IMPROVING SURVIVAL IN PATIENTS WITH MITRAL VALVE REGURGITATION

The correlation between volume of mitral valve repairs performed each year and the success rate of those repairs has been demonstrated repeatedly in published studies. That’s important since very few centers in the United States come anywhere near the CIC_Feb_Mvalvevolume of mitral valve repairs performed by cardiac surgeons at the University of Michigan Frankel Cardiovascular Center.

“Mitral valve regurgitation is a disease you can often cure. If a repair can be performed, the life expectancy of the patient can be restored to what it would have been in the absence of regurgitation,” explained Steven F. Bolling, MD, professor of cardiac surgery and director of the Multidisciplinary Mitral Valve Clinic at the Frankel Cardiovascular Center.

In hospitals that are not equipped to offer repair, the default treatment is often a prosthetic valve, whether mechanical or created from animal tissue. For patients who otherwise have an extended expected survival, the data are clear.

GREATER CHANCES FOR SUCCESS

“Bioprosthetic valves fail over time. In eight to 10 years, the patient will need a replacement, which introduces additional costs as well as risks. In good candidates, repair will eliminate mitral valve regurgitation as a cause of cardiovascular dysfunction,” said Dr. Bolling, who is one of the preeminent experts in this field. Indeed, Dr. Bolling is one of only three cardiac surgeons in the United States who perform more than 100 cases of mitral valve repair annually.

It has been estimated that 175 mitral valve repairs are required before cardiac surgeons achieve an optimal level of skill, yet few cardiac surgeons perform this many cases in their lifetime. Indeed, most do only a few cases per year. At the Frankel Cardiovascular Center, where Dr. Bolling is one of several cardiac surgeons performing a high volume of mitral valve repairs, the success rate now exceeds 99%. By contrast, surveys show that surgeons who do not do a high rate of these procedures have lower success rates (Ann Thorac Surg 2010;90[6]:1904-1911).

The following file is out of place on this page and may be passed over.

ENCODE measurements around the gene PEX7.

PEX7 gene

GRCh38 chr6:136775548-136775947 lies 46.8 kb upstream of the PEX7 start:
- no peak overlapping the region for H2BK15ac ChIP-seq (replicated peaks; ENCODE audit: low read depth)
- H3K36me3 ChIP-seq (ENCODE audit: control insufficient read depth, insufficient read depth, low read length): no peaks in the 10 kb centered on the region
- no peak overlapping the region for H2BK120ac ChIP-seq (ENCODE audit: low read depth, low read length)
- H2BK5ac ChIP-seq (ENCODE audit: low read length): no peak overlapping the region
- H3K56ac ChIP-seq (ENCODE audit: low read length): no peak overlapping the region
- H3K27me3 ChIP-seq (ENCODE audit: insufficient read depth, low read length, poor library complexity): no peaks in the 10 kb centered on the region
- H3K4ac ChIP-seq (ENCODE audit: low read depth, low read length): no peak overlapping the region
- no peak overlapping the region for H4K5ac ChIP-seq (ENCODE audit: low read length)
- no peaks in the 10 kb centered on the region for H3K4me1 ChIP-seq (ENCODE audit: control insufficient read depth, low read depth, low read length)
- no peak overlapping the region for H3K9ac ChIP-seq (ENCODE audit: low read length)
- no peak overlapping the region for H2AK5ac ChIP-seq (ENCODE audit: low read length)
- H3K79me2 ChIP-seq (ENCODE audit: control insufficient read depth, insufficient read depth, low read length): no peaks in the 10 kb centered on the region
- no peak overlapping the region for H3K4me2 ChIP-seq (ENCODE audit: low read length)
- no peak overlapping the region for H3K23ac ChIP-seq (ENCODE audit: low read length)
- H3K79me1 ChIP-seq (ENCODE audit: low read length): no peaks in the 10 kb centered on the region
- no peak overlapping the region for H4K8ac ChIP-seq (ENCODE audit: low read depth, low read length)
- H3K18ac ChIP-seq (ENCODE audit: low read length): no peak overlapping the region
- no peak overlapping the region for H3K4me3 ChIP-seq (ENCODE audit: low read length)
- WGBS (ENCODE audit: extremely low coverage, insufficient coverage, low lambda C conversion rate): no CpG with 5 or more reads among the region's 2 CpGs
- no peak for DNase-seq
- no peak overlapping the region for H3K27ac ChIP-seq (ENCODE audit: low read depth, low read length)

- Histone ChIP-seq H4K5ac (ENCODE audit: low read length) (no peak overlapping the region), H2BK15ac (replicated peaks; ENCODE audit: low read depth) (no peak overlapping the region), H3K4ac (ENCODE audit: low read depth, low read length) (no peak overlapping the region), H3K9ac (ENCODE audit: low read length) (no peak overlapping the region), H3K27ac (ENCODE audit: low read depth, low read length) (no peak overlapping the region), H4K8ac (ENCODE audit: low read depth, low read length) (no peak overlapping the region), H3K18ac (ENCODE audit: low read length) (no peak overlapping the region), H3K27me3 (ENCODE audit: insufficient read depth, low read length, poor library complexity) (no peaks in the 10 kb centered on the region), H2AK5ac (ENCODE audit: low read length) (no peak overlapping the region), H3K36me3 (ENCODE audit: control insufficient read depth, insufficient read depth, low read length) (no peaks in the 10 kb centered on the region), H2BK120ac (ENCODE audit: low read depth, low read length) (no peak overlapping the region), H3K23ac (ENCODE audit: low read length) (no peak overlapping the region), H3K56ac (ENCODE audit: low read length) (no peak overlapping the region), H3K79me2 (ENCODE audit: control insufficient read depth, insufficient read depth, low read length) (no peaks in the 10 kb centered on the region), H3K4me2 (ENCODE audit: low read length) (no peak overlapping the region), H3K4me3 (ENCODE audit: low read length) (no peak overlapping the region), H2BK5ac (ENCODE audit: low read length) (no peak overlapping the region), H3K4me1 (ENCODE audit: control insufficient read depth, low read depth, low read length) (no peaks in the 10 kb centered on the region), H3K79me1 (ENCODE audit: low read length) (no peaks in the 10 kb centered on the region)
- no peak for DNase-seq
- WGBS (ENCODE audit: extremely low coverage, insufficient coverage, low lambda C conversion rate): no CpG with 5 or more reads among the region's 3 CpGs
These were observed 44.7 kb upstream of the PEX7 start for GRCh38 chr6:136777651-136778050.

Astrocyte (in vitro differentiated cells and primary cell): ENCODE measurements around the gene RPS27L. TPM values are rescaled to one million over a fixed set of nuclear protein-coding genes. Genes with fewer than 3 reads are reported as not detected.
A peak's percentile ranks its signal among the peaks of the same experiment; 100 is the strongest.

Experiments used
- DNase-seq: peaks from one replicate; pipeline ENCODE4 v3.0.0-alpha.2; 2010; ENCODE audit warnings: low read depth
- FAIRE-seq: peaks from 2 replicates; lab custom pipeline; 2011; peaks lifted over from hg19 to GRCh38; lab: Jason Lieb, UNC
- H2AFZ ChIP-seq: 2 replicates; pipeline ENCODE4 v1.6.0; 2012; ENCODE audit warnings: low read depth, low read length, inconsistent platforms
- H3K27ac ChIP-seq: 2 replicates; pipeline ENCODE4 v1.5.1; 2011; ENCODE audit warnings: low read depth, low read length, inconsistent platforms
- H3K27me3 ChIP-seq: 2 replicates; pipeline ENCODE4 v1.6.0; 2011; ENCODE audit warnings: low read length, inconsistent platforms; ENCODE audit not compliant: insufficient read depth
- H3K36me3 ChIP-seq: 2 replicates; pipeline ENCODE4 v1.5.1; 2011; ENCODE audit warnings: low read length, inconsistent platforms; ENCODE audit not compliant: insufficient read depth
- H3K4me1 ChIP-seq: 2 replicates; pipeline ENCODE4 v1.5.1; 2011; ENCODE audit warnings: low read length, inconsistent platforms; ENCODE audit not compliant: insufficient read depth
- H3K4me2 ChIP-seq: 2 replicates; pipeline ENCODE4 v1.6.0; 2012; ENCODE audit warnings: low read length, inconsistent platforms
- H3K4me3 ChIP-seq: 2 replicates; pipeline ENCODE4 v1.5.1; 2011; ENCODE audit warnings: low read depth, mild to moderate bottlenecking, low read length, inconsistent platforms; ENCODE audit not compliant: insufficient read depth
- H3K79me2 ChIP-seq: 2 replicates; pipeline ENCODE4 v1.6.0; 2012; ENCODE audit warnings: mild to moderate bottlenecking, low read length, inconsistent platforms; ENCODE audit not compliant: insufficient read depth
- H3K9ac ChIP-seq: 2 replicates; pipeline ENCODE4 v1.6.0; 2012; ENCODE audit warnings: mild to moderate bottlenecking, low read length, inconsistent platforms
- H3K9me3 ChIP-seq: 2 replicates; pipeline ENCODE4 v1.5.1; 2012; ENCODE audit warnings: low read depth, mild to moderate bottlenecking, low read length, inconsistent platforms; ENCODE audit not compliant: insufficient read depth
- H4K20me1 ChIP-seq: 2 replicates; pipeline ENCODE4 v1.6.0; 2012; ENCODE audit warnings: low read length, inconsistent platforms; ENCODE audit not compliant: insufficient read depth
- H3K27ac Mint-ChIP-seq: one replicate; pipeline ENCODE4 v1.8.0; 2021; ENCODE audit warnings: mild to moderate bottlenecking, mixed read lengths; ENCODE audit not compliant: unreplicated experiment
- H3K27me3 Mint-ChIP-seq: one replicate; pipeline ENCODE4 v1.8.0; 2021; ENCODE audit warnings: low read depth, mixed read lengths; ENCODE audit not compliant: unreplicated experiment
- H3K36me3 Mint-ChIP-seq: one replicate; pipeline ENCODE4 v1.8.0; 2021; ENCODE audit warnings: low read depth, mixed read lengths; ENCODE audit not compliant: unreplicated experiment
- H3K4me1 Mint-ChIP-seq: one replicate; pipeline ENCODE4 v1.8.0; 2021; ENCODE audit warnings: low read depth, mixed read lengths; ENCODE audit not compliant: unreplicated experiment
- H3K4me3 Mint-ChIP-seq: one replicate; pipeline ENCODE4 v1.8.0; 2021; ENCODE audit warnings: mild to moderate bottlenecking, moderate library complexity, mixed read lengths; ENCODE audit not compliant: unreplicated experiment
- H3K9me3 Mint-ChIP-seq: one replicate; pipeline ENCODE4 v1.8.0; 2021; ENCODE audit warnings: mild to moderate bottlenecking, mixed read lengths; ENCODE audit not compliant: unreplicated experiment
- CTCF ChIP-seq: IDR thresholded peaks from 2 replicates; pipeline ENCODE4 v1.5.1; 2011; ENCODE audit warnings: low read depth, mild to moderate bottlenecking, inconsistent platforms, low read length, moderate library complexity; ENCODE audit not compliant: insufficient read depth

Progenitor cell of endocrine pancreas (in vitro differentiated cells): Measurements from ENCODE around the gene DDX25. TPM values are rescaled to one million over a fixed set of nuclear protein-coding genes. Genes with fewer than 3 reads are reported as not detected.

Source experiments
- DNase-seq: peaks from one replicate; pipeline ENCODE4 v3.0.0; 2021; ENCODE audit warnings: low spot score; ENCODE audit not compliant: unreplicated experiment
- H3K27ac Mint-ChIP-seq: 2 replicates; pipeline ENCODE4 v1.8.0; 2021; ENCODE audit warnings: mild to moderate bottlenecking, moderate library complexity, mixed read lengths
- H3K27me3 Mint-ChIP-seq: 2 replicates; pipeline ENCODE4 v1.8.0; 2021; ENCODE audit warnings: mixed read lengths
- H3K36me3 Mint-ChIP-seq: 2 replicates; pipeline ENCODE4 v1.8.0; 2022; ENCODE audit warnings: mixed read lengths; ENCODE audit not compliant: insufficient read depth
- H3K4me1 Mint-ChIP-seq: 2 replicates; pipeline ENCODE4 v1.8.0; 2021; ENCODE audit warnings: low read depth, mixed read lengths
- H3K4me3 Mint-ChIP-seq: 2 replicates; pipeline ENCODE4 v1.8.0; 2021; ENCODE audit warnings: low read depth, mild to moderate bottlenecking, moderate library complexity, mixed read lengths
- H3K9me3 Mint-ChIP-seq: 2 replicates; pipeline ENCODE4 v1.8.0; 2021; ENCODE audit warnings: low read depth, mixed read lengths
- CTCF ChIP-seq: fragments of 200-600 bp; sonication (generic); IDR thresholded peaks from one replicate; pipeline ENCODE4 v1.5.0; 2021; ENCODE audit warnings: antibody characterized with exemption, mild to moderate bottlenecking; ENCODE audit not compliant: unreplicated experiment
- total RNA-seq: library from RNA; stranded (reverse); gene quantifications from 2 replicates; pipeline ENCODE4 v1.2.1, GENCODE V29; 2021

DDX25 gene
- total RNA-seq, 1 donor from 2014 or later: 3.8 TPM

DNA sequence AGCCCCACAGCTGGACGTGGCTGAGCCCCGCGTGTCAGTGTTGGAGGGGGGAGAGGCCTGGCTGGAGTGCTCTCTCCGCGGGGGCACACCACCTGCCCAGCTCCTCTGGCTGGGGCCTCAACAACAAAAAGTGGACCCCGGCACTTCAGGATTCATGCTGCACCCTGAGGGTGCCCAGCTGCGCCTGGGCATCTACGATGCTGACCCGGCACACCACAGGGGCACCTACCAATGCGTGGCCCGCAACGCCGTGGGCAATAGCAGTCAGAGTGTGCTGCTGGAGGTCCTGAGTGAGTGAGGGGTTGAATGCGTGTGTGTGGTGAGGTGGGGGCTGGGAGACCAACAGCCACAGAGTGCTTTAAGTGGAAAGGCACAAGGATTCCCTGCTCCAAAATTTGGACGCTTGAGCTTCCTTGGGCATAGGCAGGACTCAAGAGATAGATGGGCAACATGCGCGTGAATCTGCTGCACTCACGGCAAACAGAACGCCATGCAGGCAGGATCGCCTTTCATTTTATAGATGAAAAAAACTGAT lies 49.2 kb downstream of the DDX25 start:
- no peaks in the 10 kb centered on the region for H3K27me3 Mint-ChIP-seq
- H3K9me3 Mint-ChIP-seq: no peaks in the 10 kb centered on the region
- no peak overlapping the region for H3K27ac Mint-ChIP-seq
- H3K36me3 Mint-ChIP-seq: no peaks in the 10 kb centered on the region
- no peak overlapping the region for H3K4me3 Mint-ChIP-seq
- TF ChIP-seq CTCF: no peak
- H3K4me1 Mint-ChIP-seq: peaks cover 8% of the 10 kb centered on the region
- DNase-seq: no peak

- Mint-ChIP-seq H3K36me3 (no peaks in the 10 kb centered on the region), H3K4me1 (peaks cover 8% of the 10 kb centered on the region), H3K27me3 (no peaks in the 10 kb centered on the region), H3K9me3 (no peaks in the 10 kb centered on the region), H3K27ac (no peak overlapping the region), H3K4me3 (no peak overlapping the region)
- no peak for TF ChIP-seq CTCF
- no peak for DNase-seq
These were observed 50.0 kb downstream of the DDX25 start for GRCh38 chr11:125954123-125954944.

INDIVIDUALIZED CARE

While early referral is key for best outcomes, not every patient with mitral valve regurgitation is a candidate for repair. In some, a prosthesis may be the best option, particularly for those with a limited life span who have significant deterioration of the mitral valve, rheumatic disease or possibly some ischemic-related causes of mitral valve regurgitation. In others, newer options can be considered. Many of these innovations are being developed or tested at the Frankel Cardiovascular Center through clinical trials.

“We are not just specialists in repair. Our strength is that we are skilled with the full spectrum of options so we can individualize therapy,” Dr. Bolling said.

CIC_Feb_Bolling

Steven F. Bolling, MD

“ The data suggest that volume is perhaps the single most important factor for determining success, and we manage thousands of patients with mitral valve disease.”
—Steven F. Bolling, MD

“ Physicians who detect or suspect mitral valve regurgitation should send their patients for evaluation before there is significant deterioration. In addition, repairs will improve quality of life in a symptomatic patient, so there is no value in waiting.”
—Steven F. Bolling, MD

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